Instrumentation for diagnosis, clinical assessment, and treatment of motion disorders
Powell, Harry C., Department of Engineering, University of Virginia
Lach, John, Department of Electrical and Computer Engineering, University of Virginia
Harriott, Lloyd, Department of Electrical and Computer Engineering, University of Virginia
Aylor, James H. "Jim", Department of Electrical and Computer Engineering, University of Virginia
Parkinson's Disease and Essential Tremor are among a broad class of diseases characterized as motion disorders and are among the most debilitating diseases known. Parkinson's Disease affects 1.5 million people in the United States alone, with over 60,000 new cases diagnosed each year; a related movement disorder, Essential Tremor, affects upwards of 10 million people.
In the past, physicians have evaluated human motion disorder diseases based on subjective observations of the patients and frequently relied on patient questionnaires. It would be significantly more desirable to provide mechanisms to quantify the effects of these diseases, giving medical professionals a means of accurately and precisely assessing the efficacy of treatments and confirming clinical diagnoses.
This thesis presents development of wearable data acquisition technology aimed especially for the needs of motion disorder researchers and clinicians. Emphasis is placed on designing for low power consumption (to maximize portability) and small size (to maximize wearability), while making maximum utilization of readily available components. In addition, accelerometer designs are considered using both analog and digital devices.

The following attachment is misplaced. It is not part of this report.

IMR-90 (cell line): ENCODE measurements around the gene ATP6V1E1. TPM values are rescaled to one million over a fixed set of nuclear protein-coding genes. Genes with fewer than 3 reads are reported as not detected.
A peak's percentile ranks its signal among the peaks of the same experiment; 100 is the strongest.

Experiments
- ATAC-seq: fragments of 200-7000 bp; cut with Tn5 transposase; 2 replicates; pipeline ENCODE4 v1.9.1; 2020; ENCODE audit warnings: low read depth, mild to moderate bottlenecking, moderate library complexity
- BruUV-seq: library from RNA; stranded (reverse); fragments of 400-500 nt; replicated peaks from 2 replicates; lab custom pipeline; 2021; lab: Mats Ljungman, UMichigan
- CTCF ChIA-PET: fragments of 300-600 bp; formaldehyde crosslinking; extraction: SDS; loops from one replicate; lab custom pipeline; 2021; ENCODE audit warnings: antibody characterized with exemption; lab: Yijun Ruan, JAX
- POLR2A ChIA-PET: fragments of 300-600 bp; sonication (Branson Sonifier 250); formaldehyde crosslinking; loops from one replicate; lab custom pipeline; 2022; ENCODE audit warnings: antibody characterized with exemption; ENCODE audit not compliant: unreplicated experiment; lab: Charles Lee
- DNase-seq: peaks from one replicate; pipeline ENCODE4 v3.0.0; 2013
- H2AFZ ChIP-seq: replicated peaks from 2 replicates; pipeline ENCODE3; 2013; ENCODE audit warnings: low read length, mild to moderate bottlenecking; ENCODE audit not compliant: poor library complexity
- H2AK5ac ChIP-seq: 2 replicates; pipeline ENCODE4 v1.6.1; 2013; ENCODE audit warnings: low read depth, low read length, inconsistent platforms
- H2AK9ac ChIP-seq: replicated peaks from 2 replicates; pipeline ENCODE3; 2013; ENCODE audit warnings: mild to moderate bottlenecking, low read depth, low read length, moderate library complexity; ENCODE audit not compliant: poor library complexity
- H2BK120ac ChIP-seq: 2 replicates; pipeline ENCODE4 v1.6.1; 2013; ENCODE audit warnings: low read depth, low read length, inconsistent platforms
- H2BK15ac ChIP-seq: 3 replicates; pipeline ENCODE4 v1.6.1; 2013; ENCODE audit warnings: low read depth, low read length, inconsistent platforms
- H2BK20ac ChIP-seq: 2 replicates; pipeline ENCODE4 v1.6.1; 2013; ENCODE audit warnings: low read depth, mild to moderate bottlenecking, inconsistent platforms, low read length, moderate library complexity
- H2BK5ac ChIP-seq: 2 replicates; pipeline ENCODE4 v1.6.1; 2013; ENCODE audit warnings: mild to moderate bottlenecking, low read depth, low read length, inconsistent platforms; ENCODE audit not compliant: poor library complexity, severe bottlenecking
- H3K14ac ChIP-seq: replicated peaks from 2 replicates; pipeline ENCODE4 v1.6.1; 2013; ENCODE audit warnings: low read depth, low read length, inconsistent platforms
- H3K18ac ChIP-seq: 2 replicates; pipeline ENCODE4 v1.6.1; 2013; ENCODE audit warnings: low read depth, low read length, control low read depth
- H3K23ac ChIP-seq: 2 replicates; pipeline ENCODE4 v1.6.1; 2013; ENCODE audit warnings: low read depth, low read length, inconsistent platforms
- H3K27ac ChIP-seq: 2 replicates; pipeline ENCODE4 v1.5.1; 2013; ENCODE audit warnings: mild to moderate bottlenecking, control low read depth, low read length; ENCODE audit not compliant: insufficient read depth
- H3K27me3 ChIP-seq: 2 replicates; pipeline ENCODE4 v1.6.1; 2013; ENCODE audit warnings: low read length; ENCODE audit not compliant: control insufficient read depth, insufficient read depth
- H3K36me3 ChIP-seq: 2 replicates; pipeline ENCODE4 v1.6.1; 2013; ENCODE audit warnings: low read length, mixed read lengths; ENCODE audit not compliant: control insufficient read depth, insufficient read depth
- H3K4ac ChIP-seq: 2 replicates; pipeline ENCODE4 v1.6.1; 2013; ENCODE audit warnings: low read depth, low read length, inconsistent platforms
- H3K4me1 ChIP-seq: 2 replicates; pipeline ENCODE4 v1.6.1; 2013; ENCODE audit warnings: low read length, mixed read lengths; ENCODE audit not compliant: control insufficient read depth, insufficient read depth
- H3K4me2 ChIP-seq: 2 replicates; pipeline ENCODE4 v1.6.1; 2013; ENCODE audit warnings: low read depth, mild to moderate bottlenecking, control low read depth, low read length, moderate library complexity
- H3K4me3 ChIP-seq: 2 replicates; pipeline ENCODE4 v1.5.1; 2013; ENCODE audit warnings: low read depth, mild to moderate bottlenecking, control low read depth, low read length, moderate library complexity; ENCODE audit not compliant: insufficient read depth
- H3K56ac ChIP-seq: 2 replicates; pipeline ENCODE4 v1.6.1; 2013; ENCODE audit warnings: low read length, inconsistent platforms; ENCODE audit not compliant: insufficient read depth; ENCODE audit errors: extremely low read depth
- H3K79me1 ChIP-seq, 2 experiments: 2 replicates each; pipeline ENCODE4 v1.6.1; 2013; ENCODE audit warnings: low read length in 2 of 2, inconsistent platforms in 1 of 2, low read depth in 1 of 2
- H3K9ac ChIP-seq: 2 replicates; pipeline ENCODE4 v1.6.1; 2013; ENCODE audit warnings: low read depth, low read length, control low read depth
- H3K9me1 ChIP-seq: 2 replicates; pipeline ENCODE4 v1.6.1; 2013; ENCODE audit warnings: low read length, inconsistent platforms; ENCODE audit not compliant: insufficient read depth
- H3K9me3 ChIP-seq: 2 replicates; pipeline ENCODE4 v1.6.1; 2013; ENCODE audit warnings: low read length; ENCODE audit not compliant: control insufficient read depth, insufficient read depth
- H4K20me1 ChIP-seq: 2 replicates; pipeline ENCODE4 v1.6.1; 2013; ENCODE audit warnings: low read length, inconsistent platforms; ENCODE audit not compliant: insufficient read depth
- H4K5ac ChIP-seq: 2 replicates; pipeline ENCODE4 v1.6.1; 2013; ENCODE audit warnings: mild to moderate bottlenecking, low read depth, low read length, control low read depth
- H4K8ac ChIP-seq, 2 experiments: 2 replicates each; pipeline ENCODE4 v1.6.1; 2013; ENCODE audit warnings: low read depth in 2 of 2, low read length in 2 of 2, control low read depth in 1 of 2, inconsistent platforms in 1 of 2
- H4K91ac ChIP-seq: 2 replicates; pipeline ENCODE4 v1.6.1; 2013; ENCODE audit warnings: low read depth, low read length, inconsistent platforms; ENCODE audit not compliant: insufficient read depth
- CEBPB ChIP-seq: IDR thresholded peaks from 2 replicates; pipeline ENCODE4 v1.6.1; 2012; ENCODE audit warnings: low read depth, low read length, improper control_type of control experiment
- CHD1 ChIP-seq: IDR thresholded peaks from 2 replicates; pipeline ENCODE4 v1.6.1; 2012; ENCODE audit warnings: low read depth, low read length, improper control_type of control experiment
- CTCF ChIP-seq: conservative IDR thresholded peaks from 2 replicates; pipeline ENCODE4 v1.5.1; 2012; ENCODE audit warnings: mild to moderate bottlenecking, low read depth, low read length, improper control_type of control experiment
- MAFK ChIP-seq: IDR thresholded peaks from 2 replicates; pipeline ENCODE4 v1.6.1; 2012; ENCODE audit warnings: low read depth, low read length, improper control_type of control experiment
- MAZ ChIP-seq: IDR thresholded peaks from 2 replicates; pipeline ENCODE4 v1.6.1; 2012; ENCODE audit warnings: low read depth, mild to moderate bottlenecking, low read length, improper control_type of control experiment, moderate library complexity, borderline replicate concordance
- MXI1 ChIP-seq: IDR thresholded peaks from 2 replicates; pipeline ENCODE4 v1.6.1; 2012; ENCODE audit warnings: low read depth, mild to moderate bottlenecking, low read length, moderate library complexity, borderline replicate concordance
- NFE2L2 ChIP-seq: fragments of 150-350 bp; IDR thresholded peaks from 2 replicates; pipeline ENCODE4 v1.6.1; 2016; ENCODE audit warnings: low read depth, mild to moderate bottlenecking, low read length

Deep brain stimulators are becoming an important part of the treatment regimen for tremor related disorders. An impediment to their use is a requirement that the patient be awake during insertion of the probe. Neurological researchers are studying electroencephalogram signals in response to signals from the stimulators in an effort that may lead to possible surgical techniques under general anesthesia. This thesis presents design and implementation of instrumentation for use during deep brain stimulator iv implantation to develop trigger signals for use with conventional electroencephalogram recording equipment. The design includes consideration for low-level analog amplification, digital signal processing, and galvanic isolation techniques.
Sensors suitable for long-term wearability require the use of intelligent data processing directly on the sensing circuitry. Of particular concern is a measure of motion symmetry. Previously, cross correlation techniques have been employed, but they are computationally expensive to perform. This thesis presents a sign correlation technique that shows promise in reducing computational complexity requirements, as well as a possible 16-fold reduction in memory requirements. Efficacy of the technique is demonstrated for both tremor and gait data.
Note: Abstract extracted from PDF file via OCR.
MA (Master of Arts)
wearable data acquisition technology, motion disorders
Digitization of this thesis was made possible by a generous grant from the Jefferson Trust, 2015.
Thesis originally deposited on 2016-03-17 in version 1.28 of Libra. This thesis was migrated to Libra2 on 2017-03-23 16:36:25.
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